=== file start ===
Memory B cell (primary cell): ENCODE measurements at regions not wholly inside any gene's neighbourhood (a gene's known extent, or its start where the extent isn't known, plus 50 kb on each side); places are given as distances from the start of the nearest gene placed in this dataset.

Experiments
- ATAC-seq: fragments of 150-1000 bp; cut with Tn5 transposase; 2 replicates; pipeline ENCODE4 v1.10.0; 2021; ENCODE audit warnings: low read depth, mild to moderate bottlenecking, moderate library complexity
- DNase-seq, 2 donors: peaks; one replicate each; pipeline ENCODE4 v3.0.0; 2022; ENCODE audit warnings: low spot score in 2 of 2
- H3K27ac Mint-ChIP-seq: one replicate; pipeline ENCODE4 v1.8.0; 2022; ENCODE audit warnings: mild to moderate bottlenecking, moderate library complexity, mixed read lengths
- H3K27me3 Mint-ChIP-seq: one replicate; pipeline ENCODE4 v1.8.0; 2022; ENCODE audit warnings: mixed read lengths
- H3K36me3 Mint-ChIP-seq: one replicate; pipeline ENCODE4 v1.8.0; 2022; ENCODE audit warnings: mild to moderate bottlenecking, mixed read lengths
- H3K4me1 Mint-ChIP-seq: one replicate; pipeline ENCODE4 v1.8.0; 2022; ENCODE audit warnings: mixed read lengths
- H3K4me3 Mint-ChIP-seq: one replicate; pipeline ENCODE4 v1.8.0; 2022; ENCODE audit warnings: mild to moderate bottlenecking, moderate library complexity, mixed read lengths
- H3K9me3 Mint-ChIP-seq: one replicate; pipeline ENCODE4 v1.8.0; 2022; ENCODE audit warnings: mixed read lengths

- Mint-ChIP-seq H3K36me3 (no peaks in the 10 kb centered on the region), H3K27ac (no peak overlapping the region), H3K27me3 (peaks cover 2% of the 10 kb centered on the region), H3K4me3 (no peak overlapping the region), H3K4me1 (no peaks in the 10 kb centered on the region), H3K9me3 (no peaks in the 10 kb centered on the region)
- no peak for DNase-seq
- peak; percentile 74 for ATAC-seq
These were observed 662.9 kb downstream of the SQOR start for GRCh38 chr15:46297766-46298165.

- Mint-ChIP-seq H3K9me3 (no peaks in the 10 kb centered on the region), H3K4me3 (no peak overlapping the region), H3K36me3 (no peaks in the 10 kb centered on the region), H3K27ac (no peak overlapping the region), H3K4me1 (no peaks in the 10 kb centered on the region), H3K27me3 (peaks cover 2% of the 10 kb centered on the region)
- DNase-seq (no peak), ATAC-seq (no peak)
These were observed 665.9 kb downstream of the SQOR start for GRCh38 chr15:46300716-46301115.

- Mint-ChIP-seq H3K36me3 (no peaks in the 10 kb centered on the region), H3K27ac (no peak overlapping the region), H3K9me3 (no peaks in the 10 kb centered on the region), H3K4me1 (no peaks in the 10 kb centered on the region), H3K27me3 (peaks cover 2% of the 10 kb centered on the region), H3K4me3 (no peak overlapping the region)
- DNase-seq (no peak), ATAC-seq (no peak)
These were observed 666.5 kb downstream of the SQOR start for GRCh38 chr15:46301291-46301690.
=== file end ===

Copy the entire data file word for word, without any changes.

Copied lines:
Memory B cell (primary cell): ENCODE measurements at regions not wholly inside any gene's neighbourhood (a gene's known extent, or its start where the extent isn't known, plus 50 kb on each side); places are given as distances from the start of the nearest gene placed in this dataset.

Experiments
- ATAC-seq: fragments of 150-1000 bp; cut with Tn5 transposase; 2 replicates; pipeline ENCODE4 v1.10.0; 2021; ENCODE audit warnings: low read depth, mild to moderate bottlenecking, moderate library complexity
- DNase-seq, 2 donors: peaks; one replicate each; pipeline ENCODE4 v3.0.0; 2022; ENCODE audit warnings: low spot score in 2 of 2
- H3K27ac Mint-ChIP-seq: one replicate; pipeline ENCODE4 v1.8.0; 2022; ENCODE audit warnings: mild to moderate bottlenecking, moderate library complexity, mixed read lengths
- H3K27me3 Mint-ChIP-seq: one replicate; pipeline ENCODE4 v1.8.0; 2022; ENCODE audit warnings: mixed read lengths
- H3K36me3 Mint-ChIP-seq: one replicate; pipeline ENCODE4 v1.8.0; 2022; ENCODE audit warnings: mild to moderate bottlenecking, mixed read lengths
- H3K4me1 Mint-ChIP-seq: one replicate; pipeline ENCODE4 v1.8.0; 2022; ENCODE audit warnings: mixed read lengths
- H3K4me3 Mint-ChIP-seq: one replicate; pipeline ENCODE4 v1.8.0; 2022; ENCODE audit warnings: mild to moderate bottlenecking, moderate library complexity, mixed read lengths
- H3K9me3 Mint-ChIP-seq: one replicate; pipeline ENCODE4 v1.8.0; 2022; ENCODE audit warnings: mixed read lengths

- Mint-ChIP-seq H3K36me3 (no peaks in the 10 kb centered on the region), H3K27ac (no peak overlapping the region), H3K27me3 (peaks cover 2% of the 10 kb centered on the region), H3K4me3 (no peak overlapping the region), H3K4me1 (no peaks in the 10 kb centered on the region), H3K9me3 (no peaks in the 10 kb centered on the region)
- no peak for DNase-seq
- peak; percentile 74 for ATAC-seq
These were observed 662.9 kb downstream of the SQOR start for GRCh38 chr15:46297766-46298165.

- Mint-ChIP-seq H3K9me3 (no peaks in the 10 kb centered on the region), H3K4me3 (no peak overlapping the region), H3K36me3 (no peaks in the 10 kb centered on the region), H3K27ac (no peak overlapping the region), H3K4me1 (no peaks in the 10 kb centered on the region), H3K27me3 (peaks cover 2% of the 10 kb centered on the region)
- DNase-seq (no peak), ATAC-seq (no peak)
These were observed 665.9 kb downstream of the SQOR start for GRCh38 chr15:46300716-46301115.

- Mint-ChIP-seq H3K36me3 (no peaks in the 10 kb centered on the region), H3K27ac (no peak overlapping the region), H3K9me3 (no peaks in the 10 kb centered on the region), H3K4me1 (no peaks in the 10 kb centered on the region), H3K27me3 (peaks cover 2% of the 10 kb centered on the region), H3K4me3 (no peak overlapping the region)
- DNase-seq (no peak), ATAC-seq (no peak)
These were observed 666.5 kb downstream of the SQOR start for GRCh38 chr15:46301291-46301690.